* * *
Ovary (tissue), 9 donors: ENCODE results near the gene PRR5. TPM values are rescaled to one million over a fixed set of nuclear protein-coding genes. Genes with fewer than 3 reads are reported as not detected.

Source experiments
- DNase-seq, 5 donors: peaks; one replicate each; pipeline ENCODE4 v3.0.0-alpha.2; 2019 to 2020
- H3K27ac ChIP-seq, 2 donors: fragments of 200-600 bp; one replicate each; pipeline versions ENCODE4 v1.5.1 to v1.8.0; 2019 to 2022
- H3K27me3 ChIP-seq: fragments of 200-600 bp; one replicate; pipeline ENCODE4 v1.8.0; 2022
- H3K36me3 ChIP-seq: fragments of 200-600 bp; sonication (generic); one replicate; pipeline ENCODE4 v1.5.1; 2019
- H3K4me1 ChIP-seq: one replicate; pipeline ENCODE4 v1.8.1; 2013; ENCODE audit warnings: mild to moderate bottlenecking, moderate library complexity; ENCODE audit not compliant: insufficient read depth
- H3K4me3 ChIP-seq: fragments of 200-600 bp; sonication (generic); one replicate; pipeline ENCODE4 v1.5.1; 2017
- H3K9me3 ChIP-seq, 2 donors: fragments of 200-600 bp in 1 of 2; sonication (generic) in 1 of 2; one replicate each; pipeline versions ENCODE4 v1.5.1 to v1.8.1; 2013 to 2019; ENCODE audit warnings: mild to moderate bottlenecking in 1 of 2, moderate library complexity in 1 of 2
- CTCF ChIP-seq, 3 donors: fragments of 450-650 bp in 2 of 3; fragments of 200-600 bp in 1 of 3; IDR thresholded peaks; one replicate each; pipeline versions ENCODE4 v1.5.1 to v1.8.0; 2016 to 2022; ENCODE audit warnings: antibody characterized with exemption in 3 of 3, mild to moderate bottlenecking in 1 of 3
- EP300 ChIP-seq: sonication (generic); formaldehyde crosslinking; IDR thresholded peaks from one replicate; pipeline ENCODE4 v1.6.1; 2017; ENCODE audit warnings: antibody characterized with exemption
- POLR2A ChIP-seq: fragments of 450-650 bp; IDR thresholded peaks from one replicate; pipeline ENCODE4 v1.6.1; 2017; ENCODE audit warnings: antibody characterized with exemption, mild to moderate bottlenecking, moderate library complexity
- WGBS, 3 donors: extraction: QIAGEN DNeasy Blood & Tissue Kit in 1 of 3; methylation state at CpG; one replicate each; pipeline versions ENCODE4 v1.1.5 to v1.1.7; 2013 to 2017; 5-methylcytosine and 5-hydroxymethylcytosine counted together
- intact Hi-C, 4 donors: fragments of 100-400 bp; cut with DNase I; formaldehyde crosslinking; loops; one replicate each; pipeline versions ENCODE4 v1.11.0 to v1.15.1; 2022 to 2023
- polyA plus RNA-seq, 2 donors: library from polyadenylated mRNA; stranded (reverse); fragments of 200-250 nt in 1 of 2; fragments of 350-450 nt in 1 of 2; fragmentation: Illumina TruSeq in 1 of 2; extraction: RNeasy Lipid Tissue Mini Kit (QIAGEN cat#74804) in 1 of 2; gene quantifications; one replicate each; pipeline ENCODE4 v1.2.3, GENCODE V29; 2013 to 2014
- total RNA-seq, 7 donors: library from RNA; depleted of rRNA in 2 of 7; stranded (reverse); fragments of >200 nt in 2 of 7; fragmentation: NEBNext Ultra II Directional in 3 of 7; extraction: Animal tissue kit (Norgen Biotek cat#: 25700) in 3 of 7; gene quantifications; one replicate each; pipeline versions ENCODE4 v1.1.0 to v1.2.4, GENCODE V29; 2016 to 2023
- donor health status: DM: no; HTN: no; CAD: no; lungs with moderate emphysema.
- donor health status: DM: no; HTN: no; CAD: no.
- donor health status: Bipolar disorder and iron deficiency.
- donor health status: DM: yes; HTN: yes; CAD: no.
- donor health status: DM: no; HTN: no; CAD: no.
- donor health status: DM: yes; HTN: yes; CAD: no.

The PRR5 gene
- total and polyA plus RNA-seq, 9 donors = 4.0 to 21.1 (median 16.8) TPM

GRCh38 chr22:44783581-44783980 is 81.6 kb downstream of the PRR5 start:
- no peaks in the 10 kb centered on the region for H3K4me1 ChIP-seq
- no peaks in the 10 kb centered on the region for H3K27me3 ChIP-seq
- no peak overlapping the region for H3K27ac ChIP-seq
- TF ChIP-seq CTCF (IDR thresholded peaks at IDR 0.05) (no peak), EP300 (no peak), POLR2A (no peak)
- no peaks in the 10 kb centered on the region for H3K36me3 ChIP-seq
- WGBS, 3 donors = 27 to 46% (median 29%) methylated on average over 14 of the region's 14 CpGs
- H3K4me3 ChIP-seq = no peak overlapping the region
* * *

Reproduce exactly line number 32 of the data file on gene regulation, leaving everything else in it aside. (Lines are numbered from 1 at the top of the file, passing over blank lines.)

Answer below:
- H3K4me3 ChIP-seq = no peak overlapping the region